It was only supposed to be a one-time gesture of gratitude to show their appreciation for frontline and essential workers during the COVID-19 pandemic.
It turned into so much more.
Marj Meiers is the organizer of the Townline Road parade and she says when she started to honour the frontline and essential workers back in March, it was just a way for her and her family to say 'thank you.'
"My mom and I stood out on the front of our house and she honked a chicken and I banged a pot and then we posted it on social media," said Meiers.
"The next night, I said to my neighbour 'we're going back out' and she joined us, then I asked more of the neighbours to join us because we're all related here."
Meiers says that after the first few nights, they couldn't stop.
"People were looking for it," said Meiers, "we inspired people and we gave them hope. It meant something to them. My thought is that if it meant something to one person then we couldn't stop because that one person may be looking for us every night."
Meiers says that she never thought it would grow into a community event.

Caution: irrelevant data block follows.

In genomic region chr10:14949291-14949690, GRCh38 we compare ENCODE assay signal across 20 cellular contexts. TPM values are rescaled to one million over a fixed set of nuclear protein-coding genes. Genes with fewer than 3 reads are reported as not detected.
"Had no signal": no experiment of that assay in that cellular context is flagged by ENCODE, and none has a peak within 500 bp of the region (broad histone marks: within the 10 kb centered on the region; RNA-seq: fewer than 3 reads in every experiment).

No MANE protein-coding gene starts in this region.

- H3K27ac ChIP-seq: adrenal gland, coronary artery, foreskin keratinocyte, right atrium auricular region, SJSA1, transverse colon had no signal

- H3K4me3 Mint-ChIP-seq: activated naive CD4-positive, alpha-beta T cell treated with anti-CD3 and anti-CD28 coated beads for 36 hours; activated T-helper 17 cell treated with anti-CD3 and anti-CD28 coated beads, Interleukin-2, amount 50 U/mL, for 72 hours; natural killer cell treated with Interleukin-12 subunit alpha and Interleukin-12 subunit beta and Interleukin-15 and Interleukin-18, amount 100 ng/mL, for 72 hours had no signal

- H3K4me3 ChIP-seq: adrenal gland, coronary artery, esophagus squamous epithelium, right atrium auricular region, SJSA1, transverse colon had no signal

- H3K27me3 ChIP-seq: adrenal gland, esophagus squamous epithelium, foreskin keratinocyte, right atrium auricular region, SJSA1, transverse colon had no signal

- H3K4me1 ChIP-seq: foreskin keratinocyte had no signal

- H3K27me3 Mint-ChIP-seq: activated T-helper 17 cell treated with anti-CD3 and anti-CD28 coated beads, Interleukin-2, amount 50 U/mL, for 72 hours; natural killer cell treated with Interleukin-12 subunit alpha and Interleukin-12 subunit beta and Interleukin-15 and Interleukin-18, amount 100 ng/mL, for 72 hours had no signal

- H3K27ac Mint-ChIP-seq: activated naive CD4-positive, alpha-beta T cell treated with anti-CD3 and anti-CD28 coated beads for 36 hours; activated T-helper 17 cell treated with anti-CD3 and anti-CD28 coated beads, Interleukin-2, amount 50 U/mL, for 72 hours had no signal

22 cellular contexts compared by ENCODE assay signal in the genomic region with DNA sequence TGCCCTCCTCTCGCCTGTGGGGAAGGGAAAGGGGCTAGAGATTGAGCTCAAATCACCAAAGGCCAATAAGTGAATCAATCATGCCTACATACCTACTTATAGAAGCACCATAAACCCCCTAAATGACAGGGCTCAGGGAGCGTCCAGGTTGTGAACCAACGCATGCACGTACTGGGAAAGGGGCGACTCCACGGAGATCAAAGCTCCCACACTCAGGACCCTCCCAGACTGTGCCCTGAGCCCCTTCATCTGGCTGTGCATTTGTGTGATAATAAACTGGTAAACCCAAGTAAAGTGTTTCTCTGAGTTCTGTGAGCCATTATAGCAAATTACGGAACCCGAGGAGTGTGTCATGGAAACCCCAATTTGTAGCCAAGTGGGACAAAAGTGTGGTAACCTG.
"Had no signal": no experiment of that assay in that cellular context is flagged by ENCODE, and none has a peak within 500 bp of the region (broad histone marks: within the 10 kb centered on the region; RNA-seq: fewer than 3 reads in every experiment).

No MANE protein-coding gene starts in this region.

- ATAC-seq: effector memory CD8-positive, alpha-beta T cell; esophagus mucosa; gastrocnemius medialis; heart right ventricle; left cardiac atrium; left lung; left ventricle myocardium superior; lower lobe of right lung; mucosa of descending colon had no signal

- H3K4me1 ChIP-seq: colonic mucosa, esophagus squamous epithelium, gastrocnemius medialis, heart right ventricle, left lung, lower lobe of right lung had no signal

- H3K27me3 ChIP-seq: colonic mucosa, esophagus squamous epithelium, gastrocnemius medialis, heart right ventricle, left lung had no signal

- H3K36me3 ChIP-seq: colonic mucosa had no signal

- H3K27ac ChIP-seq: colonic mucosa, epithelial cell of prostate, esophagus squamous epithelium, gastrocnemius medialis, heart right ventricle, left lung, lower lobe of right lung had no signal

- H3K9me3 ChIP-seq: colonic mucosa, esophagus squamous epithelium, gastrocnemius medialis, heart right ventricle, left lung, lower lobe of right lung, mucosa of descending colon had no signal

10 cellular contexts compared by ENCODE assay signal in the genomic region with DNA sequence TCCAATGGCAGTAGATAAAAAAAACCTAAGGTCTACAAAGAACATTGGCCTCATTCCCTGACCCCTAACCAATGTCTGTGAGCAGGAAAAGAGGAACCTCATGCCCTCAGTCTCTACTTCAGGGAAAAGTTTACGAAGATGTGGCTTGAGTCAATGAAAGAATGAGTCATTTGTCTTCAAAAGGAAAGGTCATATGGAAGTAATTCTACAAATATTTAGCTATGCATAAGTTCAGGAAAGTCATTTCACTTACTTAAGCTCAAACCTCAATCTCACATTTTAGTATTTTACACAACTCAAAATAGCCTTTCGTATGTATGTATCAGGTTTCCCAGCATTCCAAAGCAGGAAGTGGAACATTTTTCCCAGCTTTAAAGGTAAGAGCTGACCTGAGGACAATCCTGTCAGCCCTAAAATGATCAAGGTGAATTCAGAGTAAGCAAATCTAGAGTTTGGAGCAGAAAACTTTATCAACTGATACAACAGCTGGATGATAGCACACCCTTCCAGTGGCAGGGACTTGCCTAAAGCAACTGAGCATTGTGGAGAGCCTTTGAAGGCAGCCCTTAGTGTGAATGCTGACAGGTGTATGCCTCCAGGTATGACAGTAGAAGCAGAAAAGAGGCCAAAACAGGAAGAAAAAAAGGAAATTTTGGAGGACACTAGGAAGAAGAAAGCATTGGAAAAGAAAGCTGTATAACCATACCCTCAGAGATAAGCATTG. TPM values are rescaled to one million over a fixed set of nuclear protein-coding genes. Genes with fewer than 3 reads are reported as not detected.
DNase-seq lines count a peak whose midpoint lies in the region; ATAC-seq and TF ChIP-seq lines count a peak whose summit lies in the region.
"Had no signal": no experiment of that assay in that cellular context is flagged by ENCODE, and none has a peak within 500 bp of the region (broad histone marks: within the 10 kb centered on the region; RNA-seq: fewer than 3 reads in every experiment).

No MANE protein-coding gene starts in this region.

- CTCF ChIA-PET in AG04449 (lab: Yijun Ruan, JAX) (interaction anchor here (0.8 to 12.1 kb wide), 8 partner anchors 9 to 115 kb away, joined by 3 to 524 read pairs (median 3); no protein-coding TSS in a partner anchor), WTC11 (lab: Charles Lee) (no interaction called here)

"No, I didn't," reflects Meiers, "we didn't think it would last this long, we didn't care about being out in the pouring rain. The frontline workers are in the hospitals so if we are outside for five minutes with bad weather then so be it. We wanted to thank them."
Meiers says the milestone wasn't even a thought when they first started honouring the frontline and essential workers but she is glad that they reached the goal.
"We couldn't go out to say thank you, so this was our way of doing it. We gave them fair warning that we were going to stop after 100 days."
But, why stop after 100 days?
"Well, because we want to watch 'Jeopardy' too," laughed Meiers, "hopefully things are getting back to normal. We want people's lives to get back to normal and not just ours. As much as we enjoyed being out here, we hope that we don't ever have to come out and do this again. We are always going to appreciate the frontline and essential workers, that's not going to change. We had to pick a day, and the 100th day was the right day."
The parade stopped at one point with Region of Waterloo paramedics getting out of their vehicles and thanking Marj.
"That was unreal," said Meiers, "our thanks was for them but they are thanking us. That's not what we're out here for. We want it for the frontline workers. For the paramedics to take a chance on me and thank us - that meant something."
Meiers believes that the nightly noise made around the Townline Road area every night at 7:30 PM made a difference in people's lives.
"Absolutely, we made a difference. If we made a difference in one person's life then that's all that matters. That one person might have needed it."